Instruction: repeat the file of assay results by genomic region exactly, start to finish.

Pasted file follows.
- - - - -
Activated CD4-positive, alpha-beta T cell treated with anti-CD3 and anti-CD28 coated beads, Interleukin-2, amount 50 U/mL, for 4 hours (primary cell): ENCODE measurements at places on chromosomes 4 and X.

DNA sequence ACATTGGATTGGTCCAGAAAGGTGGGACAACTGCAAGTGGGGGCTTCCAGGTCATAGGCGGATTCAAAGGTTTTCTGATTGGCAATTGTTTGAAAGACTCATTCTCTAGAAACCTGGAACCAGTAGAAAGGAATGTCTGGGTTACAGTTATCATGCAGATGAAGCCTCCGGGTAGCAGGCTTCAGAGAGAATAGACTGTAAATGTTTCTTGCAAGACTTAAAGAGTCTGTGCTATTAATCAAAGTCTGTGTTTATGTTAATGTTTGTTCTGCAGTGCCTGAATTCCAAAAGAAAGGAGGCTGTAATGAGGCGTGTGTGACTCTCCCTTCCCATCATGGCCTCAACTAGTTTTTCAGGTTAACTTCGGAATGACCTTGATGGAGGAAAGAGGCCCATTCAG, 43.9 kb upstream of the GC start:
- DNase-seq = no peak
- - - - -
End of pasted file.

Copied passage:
Activated CD4-positive, alpha-beta T cell treated with anti-CD3 and anti-CD28 coated beads, Interleukin-2, amount 50 U/mL, for 4 hours (primary cell): ENCODE measurements at places on chromosomes 4 and X.

DNA sequence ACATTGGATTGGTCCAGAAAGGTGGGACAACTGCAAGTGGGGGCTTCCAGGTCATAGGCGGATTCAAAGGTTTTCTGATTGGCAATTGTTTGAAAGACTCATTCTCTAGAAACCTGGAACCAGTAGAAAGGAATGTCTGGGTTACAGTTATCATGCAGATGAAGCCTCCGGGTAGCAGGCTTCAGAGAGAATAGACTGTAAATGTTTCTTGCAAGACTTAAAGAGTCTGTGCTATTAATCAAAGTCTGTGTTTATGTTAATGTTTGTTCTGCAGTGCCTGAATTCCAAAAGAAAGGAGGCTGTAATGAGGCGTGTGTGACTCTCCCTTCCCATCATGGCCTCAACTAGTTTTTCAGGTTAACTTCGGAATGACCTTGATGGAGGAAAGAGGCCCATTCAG, 43.9 kb upstream of the GC start:
- DNase-seq = no peak